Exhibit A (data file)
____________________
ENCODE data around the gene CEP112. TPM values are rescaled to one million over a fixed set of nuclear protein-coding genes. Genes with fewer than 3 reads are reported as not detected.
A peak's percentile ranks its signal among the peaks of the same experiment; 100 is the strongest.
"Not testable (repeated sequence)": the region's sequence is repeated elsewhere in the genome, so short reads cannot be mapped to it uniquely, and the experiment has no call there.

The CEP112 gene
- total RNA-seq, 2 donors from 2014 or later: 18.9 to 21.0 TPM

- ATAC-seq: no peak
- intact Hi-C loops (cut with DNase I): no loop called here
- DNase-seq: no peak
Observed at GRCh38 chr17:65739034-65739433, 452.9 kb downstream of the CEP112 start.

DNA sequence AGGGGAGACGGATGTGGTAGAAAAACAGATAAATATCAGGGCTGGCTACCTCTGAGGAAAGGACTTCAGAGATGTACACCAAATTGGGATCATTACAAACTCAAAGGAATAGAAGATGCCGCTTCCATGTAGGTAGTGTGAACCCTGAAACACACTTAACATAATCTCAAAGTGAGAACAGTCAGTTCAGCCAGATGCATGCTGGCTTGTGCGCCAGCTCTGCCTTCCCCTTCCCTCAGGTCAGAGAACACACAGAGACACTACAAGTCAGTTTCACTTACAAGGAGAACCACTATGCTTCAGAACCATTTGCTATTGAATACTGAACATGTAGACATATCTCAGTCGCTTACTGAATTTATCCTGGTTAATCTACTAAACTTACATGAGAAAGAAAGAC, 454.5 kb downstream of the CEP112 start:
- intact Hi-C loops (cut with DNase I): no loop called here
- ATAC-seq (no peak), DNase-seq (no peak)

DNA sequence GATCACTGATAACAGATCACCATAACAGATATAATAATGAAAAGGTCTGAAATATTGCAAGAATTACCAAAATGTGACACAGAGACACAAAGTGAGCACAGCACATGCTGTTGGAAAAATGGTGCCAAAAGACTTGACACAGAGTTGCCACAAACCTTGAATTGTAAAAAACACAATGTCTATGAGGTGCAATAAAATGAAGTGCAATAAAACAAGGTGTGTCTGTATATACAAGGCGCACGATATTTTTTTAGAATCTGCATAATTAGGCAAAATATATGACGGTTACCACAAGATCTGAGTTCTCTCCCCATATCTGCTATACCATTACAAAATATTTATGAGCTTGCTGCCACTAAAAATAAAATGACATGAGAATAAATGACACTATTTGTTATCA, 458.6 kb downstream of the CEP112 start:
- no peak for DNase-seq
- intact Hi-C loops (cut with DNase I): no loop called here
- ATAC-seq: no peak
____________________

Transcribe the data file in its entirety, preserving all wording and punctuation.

ENCODE data around the gene CEP112. TPM values are rescaled to one million over a fixed set of nuclear protein-coding genes. Genes with fewer than 3 reads are reported as not detected.
A peak's percentile ranks its signal among the peaks of the same experiment; 100 is the strongest.
"Not testable (repeated sequence)": the region's sequence is repeated elsewhere in the genome, so short reads cannot be mapped to it uniquely, and the experiment has no call there.

The CEP112 gene
- total RNA-seq, 2 donors from 2014 or later: 18.9 to 21.0 TPM

- ATAC-seq: no peak
- intact Hi-C loops (cut with DNase I): no loop called here
- DNase-seq: no peak
Observed at GRCh38 chr17:65739034-65739433, 452.9 kb downstream of the CEP112 start.

DNA sequence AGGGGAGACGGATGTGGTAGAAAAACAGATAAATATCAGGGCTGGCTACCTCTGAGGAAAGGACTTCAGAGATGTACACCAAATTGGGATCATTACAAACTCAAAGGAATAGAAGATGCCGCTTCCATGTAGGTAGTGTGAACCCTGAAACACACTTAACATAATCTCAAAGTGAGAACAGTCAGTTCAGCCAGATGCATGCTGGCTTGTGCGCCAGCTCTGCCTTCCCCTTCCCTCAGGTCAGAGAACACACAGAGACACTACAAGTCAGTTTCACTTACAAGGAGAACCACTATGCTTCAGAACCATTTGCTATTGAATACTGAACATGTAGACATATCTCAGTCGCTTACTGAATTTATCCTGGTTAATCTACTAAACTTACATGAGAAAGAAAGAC, 454.5 kb downstream of the CEP112 start:
- intact Hi-C loops (cut with DNase I): no loop called here
- ATAC-seq (no peak), DNase-seq (no peak)

DNA sequence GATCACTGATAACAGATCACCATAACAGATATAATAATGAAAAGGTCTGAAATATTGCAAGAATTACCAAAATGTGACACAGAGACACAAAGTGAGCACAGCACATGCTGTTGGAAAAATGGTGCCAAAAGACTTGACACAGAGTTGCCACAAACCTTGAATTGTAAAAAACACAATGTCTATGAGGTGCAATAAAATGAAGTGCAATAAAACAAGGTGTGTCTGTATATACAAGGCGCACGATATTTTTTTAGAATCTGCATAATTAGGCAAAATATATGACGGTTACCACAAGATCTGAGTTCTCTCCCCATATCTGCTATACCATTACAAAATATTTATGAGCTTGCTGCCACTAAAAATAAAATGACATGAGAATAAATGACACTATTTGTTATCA, 458.6 kb downstream of the CEP112 start:
- no peak for DNase-seq
- intact Hi-C loops (cut with DNase I): no loop called here
- ATAC-seq: no peak